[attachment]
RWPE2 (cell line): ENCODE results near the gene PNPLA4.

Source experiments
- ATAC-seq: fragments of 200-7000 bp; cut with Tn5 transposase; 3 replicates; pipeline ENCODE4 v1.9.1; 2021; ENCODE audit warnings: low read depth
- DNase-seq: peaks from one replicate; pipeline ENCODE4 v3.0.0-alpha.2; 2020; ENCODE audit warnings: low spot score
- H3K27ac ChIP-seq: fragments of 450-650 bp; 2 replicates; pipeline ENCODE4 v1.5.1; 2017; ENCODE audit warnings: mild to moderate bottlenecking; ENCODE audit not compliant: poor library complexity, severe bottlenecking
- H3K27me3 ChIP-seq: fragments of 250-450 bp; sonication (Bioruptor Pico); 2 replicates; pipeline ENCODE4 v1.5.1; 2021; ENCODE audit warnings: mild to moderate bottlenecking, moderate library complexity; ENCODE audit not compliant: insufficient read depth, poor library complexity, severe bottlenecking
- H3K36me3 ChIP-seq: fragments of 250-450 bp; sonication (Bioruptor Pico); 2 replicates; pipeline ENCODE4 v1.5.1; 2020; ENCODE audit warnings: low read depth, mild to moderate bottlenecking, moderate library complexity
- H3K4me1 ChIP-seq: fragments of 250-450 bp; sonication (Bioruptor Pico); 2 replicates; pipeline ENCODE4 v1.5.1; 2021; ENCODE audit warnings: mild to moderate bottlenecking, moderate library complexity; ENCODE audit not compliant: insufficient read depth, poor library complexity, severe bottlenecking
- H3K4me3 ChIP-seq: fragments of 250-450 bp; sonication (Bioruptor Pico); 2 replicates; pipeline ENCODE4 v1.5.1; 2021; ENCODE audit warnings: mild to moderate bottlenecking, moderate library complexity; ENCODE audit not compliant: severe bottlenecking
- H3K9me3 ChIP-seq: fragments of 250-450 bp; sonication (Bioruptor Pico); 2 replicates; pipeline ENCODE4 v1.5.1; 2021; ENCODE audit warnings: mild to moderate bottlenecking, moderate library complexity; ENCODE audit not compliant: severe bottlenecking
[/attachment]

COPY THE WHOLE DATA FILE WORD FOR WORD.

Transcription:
RWPE2 (cell line): ENCODE results near the gene PNPLA4.

Source experiments
- ATAC-seq: fragments of 200-7000 bp; cut with Tn5 transposase; 3 replicates; pipeline ENCODE4 v1.9.1; 2021; ENCODE audit warnings: low read depth
- DNase-seq: peaks from one replicate; pipeline ENCODE4 v3.0.0-alpha.2; 2020; ENCODE audit warnings: low spot score
- H3K27ac ChIP-seq: fragments of 450-650 bp; 2 replicates; pipeline ENCODE4 v1.5.1; 2017; ENCODE audit warnings: mild to moderate bottlenecking; ENCODE audit not compliant: poor library complexity, severe bottlenecking
- H3K27me3 ChIP-seq: fragments of 250-450 bp; sonication (Bioruptor Pico); 2 replicates; pipeline ENCODE4 v1.5.1; 2021; ENCODE audit warnings: mild to moderate bottlenecking, moderate library complexity; ENCODE audit not compliant: insufficient read depth, poor library complexity, severe bottlenecking
- H3K36me3 ChIP-seq: fragments of 250-450 bp; sonication (Bioruptor Pico); 2 replicates; pipeline ENCODE4 v1.5.1; 2020; ENCODE audit warnings: low read depth, mild to moderate bottlenecking, moderate library complexity
- H3K4me1 ChIP-seq: fragments of 250-450 bp; sonication (Bioruptor Pico); 2 replicates; pipeline ENCODE4 v1.5.1; 2021; ENCODE audit warnings: mild to moderate bottlenecking, moderate library complexity; ENCODE audit not compliant: insufficient read depth, poor library complexity, severe bottlenecking
- H3K4me3 ChIP-seq: fragments of 250-450 bp; sonication (Bioruptor Pico); 2 replicates; pipeline ENCODE4 v1.5.1; 2021; ENCODE audit warnings: mild to moderate bottlenecking, moderate library complexity; ENCODE audit not compliant: severe bottlenecking
- H3K9me3 ChIP-seq: fragments of 250-450 bp; sonication (Bioruptor Pico); 2 replicates; pipeline ENCODE4 v1.5.1; 2021; ENCODE audit warnings: mild to moderate bottlenecking, moderate library complexity; ENCODE audit not compliant: severe bottlenecking